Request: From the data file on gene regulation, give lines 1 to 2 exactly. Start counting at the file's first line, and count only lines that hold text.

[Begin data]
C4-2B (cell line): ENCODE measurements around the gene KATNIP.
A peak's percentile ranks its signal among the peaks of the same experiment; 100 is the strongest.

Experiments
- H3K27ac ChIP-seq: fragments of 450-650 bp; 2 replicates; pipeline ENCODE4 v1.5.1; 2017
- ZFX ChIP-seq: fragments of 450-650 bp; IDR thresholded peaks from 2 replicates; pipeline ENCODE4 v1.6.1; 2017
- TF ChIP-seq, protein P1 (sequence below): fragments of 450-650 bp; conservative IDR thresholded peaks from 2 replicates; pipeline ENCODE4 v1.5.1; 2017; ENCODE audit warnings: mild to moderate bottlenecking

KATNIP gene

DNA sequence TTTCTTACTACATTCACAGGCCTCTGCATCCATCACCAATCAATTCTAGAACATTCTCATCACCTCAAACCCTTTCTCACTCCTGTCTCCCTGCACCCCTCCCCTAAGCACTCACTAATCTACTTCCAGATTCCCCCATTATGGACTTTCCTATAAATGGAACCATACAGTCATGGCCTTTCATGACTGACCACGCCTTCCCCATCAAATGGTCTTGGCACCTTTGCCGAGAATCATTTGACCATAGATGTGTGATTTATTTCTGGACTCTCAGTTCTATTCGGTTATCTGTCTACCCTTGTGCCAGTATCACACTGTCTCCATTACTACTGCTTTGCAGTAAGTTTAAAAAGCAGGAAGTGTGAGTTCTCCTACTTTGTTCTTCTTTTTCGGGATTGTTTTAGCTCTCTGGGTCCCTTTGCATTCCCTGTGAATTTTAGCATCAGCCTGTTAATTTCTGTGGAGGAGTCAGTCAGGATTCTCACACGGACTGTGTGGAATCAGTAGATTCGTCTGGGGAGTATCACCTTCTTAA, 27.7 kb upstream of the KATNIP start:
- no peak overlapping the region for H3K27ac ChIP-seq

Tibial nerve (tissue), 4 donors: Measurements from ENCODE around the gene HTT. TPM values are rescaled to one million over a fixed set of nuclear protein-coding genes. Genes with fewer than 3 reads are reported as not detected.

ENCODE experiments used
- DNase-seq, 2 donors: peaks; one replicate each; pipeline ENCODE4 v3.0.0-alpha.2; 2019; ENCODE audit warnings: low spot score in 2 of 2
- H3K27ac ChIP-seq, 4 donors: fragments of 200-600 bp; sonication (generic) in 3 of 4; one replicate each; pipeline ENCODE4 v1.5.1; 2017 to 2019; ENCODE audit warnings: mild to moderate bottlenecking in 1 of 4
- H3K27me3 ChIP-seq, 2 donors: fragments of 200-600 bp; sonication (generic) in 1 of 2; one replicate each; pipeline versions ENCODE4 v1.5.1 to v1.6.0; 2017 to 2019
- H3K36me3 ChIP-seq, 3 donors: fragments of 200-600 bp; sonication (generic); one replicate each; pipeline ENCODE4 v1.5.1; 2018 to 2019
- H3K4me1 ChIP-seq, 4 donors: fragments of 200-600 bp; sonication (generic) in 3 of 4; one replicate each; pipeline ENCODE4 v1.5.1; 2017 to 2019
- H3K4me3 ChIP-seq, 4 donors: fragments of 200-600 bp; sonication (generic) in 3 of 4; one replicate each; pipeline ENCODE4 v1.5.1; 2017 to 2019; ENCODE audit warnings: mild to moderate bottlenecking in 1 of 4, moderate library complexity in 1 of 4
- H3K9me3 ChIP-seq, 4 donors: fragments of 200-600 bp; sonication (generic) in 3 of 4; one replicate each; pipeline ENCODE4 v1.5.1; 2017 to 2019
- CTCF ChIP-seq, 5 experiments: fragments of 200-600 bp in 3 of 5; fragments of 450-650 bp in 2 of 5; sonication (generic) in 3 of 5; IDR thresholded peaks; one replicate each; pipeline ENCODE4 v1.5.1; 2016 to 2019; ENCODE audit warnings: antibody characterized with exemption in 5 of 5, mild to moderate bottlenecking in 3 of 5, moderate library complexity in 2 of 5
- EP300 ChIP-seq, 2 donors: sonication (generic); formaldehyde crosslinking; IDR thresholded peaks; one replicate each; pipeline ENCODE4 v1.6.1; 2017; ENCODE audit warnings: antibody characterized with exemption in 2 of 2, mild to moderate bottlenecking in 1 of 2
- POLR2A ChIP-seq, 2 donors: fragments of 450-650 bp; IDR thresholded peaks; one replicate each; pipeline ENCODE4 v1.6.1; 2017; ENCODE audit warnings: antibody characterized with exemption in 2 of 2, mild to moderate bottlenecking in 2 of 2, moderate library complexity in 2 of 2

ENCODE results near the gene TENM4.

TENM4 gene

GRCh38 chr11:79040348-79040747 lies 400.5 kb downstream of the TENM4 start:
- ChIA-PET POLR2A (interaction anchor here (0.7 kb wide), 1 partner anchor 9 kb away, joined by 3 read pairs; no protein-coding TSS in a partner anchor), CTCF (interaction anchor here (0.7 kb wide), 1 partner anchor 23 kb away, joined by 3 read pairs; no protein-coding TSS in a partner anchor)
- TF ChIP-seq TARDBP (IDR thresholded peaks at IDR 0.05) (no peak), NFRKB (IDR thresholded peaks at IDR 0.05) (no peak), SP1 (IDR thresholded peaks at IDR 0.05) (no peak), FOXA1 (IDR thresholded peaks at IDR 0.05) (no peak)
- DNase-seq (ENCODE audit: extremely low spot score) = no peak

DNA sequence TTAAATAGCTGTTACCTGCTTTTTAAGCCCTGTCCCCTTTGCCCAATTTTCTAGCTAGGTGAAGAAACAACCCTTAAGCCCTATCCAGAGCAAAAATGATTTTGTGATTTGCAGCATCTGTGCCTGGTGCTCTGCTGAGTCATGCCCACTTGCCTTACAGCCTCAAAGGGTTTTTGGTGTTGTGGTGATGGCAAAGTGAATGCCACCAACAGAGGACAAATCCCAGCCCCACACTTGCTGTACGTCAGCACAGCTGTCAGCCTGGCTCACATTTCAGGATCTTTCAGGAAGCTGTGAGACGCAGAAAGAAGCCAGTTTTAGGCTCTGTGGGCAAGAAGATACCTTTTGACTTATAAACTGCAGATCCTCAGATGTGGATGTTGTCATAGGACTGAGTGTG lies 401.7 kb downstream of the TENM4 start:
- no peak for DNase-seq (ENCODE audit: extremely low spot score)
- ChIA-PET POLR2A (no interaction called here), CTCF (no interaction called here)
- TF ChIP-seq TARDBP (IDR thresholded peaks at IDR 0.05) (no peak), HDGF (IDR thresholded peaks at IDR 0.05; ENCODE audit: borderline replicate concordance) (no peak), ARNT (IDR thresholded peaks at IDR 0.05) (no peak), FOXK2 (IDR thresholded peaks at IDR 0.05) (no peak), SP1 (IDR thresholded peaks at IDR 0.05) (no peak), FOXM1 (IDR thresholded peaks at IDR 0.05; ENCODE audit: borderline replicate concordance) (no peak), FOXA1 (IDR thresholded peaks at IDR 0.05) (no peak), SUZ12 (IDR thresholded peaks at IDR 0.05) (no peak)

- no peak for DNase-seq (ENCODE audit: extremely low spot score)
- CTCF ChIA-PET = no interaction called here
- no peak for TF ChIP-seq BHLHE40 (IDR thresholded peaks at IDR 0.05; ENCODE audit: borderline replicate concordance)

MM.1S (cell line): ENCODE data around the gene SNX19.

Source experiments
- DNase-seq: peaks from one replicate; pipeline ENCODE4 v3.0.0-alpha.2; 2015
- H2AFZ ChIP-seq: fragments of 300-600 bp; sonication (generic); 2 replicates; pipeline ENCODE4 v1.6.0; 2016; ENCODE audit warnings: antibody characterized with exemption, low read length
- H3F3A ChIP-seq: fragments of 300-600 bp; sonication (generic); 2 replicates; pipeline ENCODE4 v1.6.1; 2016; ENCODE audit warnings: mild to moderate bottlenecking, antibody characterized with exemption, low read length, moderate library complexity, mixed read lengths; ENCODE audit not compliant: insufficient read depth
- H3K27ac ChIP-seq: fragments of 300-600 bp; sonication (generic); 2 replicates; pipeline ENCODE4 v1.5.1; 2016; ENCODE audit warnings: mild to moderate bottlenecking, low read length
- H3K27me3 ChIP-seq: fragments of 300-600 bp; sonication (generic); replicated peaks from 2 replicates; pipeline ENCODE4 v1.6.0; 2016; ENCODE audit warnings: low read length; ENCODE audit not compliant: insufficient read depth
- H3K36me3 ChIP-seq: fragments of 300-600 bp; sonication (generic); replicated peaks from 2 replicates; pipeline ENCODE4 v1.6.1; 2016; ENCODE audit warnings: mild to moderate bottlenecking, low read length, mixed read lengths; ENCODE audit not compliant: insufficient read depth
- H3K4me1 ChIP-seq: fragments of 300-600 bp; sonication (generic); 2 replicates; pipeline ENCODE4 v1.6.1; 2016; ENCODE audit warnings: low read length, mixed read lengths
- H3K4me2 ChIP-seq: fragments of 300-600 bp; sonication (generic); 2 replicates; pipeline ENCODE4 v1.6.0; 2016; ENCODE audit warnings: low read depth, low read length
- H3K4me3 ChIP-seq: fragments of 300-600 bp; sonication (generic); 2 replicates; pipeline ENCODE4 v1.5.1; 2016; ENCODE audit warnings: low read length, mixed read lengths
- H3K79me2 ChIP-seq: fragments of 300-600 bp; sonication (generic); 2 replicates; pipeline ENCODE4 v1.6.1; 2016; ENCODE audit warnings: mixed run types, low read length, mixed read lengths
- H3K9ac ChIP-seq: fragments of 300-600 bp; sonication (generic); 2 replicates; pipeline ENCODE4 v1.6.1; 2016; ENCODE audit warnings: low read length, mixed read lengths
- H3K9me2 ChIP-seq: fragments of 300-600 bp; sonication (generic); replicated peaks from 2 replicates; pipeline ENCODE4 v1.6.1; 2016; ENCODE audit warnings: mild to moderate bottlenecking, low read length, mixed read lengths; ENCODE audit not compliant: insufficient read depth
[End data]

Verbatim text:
C4-2B (cell line): ENCODE measurements around the gene KATNIP.
A peak's percentile ranks its signal among the peaks of the same experiment; 100 is the strongest.